Vote 07: Healthcare focus

If the opinion polls stack up healthcare will be a decisive issue for voters on November 24.

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Health professionals, desperate to see reform, are hoping the major parties will produce a comprehensive solution to one of the country's most demanding public policy areas.

The failing state of healthcare in Australia is most acute in the bush, where there's a massive shortage of doctors, nurses and midwives.

“Across rural Australia we need another 1000 rural doctors to supply health services in rural & remote Australia. We also need over 5 and a half thousand nurses, 600 midwives and over 6- thousand allied health professionals,” Dr Peter Rischbieth, Rural Doctors Association President told SBS.

Health professionals say the everyday pressures experienced in city hospitals and practices are amplified in rural areas.

“We have in this very wealthy country of ours – and it seems to be wealthier every day of the election period – we have to face the fact that in the outer western suburbs of Sydney & Melbourne you're five times more likely to die prematurely of preventable illness than if you live in a wealthy suburb like the lower north shore of Sydney,” says Professor John Dwyer of the Health Care Reform Alliance

“If you are white and live in a country town you're eight times more likely to die prematurely than if you live in a wealthy Sydney suburb. And of course, if you're Indigenous, it's 20 times more likely,” Prof Dwyer says.

'Not enough'

The policies put forward by the two major parties so far in the election campaign have been described as inadequate.

On the back of its decision to takeover the Mersey Hospital in the marginal northern Tasmanian seat of Braddon the federal government spear-headed its election health policy with a plan for Local Community Boards.

Prof Dwyer says local boards for hundreds of hospitals would be a health reformers nightmare.

There are concerns that neither the Coalition nor Labor has produced a comprehensive solution for the crisis in Australia's public hospitals.

The Coalition is offering a $2.5-billion Health and Medical Infrastructure Investment Fund, plus $444 million to train 900 GPs and 300 specialists, and to subsidise home visits by nurses to elderly patients. It also includes $433 million for 50 Emergency Clinics.

Labor has put forward a $2.5-billion Health and Hospital Reform Plan including $220 million for GP “Super Clinics” and a proposal to take over the finances of public hospitals if the states haven't made improvements by mid-2009.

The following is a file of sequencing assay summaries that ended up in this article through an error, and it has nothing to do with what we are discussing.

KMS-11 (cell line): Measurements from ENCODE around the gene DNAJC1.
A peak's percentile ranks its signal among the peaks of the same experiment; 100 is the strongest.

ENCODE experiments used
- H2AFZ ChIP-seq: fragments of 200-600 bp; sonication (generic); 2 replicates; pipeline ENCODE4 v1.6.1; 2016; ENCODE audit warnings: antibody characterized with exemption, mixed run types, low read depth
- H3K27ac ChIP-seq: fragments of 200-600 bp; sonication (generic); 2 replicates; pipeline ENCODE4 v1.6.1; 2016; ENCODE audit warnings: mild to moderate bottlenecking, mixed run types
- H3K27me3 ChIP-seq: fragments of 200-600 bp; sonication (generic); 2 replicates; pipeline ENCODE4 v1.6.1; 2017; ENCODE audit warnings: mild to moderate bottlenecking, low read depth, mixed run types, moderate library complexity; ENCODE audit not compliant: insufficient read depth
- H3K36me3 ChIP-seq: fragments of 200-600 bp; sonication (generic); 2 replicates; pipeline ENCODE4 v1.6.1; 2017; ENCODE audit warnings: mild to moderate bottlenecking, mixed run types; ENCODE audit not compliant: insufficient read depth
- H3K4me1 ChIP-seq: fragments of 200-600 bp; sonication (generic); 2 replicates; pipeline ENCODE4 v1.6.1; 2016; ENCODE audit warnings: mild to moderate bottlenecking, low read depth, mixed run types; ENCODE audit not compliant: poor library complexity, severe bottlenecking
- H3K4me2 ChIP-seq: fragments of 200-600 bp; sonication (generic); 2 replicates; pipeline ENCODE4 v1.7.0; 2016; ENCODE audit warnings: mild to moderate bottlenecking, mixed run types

Labor has also pledged $600 million to reduce public elective surgery waiting lists, a $290-million Dental Health Program and $81 million for 9250 more nurses over five years.

“Our plan isn't just for one hospital in one marginal seat, It's about shifting the debate in health care – addressing the issues for future decades,” Labor's health spokesperson Nicola Roxon said during the health debate in Canberra.

Federal Health Minister Tony Abbott emphasised the government's policy of a federal takeover of public hospitals.

“You've seen what we've done with Medicare, you've seen what we've done with the PBS, you've seen what we've done with aged care. Let us do the same good job for public hospitals that the

Australian people need and deserve.

More needed

But both parties fall far short of what the health experts say is necessary.

The AMA has called for a $3-billion top up funding initially and then indexed increases from the current 5 percent up to 9 percent.

But for rural practices all the attention being given to big city hospitals is a diversion when, for example, 50 percent of country maternity units have closed down over the last ten years.

“Our outcomes for rural health are so abysmal compared with metropolitan patients, that something needs to be done now by our political parties to rescue rural health,” says president of the Rural Doctors Association, Dr Peter Rischbieth

In the past decade less than 5 percent of medical graduates have gone to work in rural areas and more than 40 percent of rural doctors are now overseas trained.

“We have to recognise that unfortunately 10-15 years ago the decision was made not to increase the number of graduates coming out of our medical schools and so we're basically 10-15 years behind in having the appropriate numbers of graduates coming out of our Australian universities,” Dr Rischbieth says.